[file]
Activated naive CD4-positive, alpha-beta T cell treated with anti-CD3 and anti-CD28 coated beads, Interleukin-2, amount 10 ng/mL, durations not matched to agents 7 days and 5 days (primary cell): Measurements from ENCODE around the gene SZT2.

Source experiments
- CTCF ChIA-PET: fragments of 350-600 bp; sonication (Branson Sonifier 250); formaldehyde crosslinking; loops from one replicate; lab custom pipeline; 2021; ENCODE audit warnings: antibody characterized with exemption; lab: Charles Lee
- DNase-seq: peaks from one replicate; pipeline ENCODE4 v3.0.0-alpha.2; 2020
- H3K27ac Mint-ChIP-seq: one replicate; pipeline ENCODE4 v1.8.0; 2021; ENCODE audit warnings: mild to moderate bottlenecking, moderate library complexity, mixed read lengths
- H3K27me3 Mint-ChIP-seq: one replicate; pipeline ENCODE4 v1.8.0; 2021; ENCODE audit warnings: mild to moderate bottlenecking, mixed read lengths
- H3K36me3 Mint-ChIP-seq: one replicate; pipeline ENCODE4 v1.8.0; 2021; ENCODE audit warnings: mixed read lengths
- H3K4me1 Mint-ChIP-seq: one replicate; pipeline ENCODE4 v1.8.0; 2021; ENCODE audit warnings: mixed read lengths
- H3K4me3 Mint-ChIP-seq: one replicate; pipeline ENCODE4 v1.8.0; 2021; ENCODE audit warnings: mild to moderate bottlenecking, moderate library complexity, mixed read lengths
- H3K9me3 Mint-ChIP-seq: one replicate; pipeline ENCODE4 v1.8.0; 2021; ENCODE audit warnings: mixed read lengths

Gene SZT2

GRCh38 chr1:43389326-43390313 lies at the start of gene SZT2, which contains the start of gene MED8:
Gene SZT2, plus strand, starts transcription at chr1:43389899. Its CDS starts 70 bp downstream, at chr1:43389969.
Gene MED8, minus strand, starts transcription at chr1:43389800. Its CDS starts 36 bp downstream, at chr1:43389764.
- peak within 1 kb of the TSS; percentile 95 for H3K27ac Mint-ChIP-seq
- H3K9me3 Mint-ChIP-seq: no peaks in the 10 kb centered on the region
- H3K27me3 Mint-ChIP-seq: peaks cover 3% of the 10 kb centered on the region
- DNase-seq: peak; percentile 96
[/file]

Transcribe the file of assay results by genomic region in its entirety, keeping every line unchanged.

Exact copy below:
Activated naive CD4-positive, alpha-beta T cell treated with anti-CD3 and anti-CD28 coated beads, Interleukin-2, amount 10 ng/mL, durations not matched to agents 7 days and 5 days (primary cell): Measurements from ENCODE around the gene SZT2.

Source experiments
- CTCF ChIA-PET: fragments of 350-600 bp; sonication (Branson Sonifier 250); formaldehyde crosslinking; loops from one replicate; lab custom pipeline; 2021; ENCODE audit warnings: antibody characterized with exemption; lab: Charles Lee
- DNase-seq: peaks from one replicate; pipeline ENCODE4 v3.0.0-alpha.2; 2020
- H3K27ac Mint-ChIP-seq: one replicate; pipeline ENCODE4 v1.8.0; 2021; ENCODE audit warnings: mild to moderate bottlenecking, moderate library complexity, mixed read lengths
- H3K27me3 Mint-ChIP-seq: one replicate; pipeline ENCODE4 v1.8.0; 2021; ENCODE audit warnings: mild to moderate bottlenecking, mixed read lengths
- H3K36me3 Mint-ChIP-seq: one replicate; pipeline ENCODE4 v1.8.0; 2021; ENCODE audit warnings: mixed read lengths
- H3K4me1 Mint-ChIP-seq: one replicate; pipeline ENCODE4 v1.8.0; 2021; ENCODE audit warnings: mixed read lengths
- H3K4me3 Mint-ChIP-seq: one replicate; pipeline ENCODE4 v1.8.0; 2021; ENCODE audit warnings: mild to moderate bottlenecking, moderate library complexity, mixed read lengths
- H3K9me3 Mint-ChIP-seq: one replicate; pipeline ENCODE4 v1.8.0; 2021; ENCODE audit warnings: mixed read lengths

Gene SZT2

GRCh38 chr1:43389326-43390313 lies at the start of gene SZT2, which contains the start of gene MED8:
Gene SZT2, plus strand, starts transcription at chr1:43389899. Its CDS starts 70 bp downstream, at chr1:43389969.
Gene MED8, minus strand, starts transcription at chr1:43389800. Its CDS starts 36 bp downstream, at chr1:43389764.
- peak within 1 kb of the TSS; percentile 95 for H3K27ac Mint-ChIP-seq
- H3K9me3 Mint-ChIP-seq: no peaks in the 10 kb centered on the region
- H3K27me3 Mint-ChIP-seq: peaks cover 3% of the 10 kb centered on the region
- DNase-seq: peak; percentile 96